So think about it, as you go on to become professionals and dental surgeons and all. That you can reach out to these people who are in need. Whatever you do can make a large difference to them. I’m now at the receiving end so I know how it feels. Someone who genuinely cares and encourages you makes a lot of difference to me.

Everyone knows that they are going to die; every one of us knows that. The truth is, none of us believes it because if we did, we would do things differently. When I faced death, when I had to, I stripped myself of all that stuff totally and I focused only on what was essential. The irony is, a lot of the time, it is only when we learn how to die that we learn how to live. I know it sounds very morbid for this morning but it’s the truth, this is what I’m going through.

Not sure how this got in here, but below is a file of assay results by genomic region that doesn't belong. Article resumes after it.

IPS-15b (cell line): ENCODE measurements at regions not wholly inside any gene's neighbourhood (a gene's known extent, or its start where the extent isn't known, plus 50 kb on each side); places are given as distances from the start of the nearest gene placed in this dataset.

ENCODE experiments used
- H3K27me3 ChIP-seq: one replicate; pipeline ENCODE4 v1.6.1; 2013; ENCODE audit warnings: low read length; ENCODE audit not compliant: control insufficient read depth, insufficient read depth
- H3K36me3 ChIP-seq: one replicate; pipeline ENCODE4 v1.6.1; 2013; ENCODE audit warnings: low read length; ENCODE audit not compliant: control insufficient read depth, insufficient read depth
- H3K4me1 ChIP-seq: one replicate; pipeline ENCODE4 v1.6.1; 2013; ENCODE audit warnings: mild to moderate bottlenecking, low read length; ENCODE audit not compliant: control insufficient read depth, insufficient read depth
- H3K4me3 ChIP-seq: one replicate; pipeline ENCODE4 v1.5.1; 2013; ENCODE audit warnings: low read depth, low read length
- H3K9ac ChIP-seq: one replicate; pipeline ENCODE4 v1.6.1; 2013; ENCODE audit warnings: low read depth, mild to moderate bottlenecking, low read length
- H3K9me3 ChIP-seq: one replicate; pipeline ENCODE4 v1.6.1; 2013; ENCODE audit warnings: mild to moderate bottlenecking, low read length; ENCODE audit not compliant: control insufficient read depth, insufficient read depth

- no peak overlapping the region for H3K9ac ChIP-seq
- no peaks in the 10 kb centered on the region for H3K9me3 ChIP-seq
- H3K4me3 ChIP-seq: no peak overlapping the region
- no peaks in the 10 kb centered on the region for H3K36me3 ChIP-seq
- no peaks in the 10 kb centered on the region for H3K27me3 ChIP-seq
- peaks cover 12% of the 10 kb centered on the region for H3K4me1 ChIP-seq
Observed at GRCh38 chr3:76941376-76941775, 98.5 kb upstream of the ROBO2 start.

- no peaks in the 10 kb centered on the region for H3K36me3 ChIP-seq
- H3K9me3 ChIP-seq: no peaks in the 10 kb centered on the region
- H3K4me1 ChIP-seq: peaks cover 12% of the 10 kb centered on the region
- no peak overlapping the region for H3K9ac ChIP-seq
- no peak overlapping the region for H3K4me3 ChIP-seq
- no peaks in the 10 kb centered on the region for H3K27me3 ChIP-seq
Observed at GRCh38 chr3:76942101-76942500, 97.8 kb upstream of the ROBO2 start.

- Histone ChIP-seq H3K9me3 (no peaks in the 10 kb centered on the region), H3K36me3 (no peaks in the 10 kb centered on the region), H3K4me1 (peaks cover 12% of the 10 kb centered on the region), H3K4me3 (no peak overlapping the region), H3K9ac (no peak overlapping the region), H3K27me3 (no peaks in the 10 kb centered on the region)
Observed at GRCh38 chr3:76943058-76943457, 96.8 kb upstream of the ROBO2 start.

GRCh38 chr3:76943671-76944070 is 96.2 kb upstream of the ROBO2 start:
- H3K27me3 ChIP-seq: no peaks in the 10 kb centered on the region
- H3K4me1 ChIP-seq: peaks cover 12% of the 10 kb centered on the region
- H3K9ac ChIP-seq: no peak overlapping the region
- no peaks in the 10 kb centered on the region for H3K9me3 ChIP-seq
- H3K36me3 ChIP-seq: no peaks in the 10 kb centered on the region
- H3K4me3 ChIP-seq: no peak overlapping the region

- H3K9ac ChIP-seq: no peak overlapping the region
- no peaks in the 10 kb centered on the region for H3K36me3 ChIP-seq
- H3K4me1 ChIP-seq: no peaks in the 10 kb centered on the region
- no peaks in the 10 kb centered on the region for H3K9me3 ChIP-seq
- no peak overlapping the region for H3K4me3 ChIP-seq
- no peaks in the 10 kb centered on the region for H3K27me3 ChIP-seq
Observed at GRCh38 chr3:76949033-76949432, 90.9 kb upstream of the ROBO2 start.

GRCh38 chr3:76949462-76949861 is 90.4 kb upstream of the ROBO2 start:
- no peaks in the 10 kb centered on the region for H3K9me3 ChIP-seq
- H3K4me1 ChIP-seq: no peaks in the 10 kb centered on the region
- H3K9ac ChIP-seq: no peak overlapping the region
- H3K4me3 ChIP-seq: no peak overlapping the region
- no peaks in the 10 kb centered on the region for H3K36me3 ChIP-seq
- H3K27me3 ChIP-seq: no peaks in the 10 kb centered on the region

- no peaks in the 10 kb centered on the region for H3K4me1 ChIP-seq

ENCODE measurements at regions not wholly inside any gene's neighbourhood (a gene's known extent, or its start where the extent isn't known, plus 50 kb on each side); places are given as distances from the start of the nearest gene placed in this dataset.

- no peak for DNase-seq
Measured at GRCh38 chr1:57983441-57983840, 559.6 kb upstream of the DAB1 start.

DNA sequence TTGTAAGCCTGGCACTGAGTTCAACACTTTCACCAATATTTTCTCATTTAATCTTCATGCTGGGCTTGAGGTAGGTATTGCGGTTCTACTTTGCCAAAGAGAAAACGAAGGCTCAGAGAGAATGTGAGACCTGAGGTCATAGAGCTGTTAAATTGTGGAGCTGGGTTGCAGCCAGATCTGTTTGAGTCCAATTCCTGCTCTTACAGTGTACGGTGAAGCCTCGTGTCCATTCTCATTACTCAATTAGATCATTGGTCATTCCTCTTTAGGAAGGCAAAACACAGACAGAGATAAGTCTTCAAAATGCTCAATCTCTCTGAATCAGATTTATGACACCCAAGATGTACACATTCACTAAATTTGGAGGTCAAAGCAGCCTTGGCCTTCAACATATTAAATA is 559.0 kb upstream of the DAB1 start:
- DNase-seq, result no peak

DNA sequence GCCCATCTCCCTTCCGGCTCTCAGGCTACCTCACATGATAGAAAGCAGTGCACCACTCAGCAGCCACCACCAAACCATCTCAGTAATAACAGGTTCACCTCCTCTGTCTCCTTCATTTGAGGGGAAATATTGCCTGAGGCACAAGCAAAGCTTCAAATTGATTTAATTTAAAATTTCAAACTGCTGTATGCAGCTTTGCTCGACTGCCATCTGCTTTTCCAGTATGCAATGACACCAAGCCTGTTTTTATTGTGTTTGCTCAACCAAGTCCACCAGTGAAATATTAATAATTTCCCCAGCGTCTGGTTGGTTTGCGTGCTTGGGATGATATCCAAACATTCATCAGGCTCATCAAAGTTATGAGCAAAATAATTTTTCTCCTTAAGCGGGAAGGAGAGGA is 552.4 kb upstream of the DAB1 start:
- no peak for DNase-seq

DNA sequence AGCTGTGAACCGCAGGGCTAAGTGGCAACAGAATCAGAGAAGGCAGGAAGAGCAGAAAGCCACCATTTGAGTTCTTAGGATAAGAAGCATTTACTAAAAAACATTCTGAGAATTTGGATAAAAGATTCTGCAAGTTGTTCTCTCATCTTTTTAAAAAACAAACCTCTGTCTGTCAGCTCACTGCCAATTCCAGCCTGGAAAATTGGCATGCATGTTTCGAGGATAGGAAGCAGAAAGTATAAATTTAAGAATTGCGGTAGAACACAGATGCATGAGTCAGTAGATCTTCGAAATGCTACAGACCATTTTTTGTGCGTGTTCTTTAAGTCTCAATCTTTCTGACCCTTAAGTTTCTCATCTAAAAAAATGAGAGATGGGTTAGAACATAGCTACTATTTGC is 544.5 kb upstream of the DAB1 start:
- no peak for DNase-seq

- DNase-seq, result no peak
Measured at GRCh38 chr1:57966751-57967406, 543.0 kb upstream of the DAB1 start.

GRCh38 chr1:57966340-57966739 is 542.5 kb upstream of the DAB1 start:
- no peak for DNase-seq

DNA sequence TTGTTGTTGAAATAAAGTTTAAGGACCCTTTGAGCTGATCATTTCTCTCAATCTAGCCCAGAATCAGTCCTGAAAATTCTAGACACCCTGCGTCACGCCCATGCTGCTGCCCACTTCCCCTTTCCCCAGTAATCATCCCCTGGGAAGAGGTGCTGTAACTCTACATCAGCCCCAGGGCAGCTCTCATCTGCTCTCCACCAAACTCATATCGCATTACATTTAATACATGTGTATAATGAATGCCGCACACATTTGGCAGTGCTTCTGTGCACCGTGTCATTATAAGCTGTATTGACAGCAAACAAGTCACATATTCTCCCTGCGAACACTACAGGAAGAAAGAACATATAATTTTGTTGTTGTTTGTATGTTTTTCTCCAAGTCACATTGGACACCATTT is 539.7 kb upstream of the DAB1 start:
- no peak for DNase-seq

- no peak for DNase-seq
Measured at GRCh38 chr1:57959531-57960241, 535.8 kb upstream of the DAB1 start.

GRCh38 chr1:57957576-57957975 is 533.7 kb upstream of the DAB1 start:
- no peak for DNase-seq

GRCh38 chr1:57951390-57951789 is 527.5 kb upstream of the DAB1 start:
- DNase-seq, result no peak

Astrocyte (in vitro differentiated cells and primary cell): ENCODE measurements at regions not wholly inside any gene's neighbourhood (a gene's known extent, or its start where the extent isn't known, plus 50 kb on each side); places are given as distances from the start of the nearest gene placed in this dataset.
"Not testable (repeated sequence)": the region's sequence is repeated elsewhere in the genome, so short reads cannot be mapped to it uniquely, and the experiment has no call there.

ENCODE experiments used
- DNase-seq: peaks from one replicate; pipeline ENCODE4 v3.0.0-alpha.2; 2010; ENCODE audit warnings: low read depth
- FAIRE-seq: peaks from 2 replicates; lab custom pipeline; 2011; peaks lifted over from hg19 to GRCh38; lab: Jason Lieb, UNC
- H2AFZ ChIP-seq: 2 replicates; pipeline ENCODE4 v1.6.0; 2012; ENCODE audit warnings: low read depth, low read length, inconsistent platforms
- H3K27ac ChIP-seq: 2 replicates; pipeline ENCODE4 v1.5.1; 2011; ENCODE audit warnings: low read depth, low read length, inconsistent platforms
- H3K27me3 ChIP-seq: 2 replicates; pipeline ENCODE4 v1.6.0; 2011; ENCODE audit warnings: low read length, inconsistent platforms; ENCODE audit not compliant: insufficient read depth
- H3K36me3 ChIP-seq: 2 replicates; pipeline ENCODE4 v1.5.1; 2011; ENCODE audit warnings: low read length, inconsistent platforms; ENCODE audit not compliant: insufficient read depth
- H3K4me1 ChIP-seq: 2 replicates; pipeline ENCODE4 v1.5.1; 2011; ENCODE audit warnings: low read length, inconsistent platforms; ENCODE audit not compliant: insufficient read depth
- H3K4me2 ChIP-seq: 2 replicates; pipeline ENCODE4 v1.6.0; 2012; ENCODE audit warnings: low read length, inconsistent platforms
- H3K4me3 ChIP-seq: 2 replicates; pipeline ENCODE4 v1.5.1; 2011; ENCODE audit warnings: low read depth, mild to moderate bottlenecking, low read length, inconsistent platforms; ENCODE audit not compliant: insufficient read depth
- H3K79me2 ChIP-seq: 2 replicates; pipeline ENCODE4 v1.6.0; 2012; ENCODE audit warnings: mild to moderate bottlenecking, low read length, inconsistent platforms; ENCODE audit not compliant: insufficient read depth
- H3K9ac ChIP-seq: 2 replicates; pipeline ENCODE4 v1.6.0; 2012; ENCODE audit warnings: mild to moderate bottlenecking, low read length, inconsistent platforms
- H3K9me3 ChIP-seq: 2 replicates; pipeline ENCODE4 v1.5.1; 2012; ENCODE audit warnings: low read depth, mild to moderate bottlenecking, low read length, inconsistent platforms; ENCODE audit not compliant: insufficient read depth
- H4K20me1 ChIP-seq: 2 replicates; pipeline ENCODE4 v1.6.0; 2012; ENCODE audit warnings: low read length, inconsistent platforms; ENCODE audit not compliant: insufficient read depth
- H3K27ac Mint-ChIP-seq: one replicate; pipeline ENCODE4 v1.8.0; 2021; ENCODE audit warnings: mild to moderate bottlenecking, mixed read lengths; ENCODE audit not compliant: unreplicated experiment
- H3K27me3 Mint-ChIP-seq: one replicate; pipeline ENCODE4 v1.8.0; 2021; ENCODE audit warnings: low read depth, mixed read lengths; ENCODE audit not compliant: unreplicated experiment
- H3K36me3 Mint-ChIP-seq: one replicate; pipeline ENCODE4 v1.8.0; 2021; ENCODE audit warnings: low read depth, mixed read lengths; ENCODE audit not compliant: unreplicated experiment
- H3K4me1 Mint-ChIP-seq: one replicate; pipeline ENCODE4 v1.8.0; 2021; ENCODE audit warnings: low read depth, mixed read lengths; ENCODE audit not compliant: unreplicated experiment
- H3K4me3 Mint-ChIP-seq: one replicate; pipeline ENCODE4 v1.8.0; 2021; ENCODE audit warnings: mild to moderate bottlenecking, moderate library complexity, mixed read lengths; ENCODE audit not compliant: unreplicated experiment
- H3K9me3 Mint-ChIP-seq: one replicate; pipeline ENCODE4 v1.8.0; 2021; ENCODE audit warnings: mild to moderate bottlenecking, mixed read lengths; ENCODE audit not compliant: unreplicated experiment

Don’t let society tell you how to live. Don’t allow the media to tell you what you’re supposed to do. Those things used to be real for me. I led this life thinking that these things are going to bring me happiness. I hope that you will think about it and decide for yourselves how you want to live your own life. Not according to what other people tell you to do. You have to decide whether you want to serve yourself, whether you’re going to make a difference in anybody else’s life. Because true happiness doesn’t come from serving yourself. I thought it did but it hasn’t turned out that way.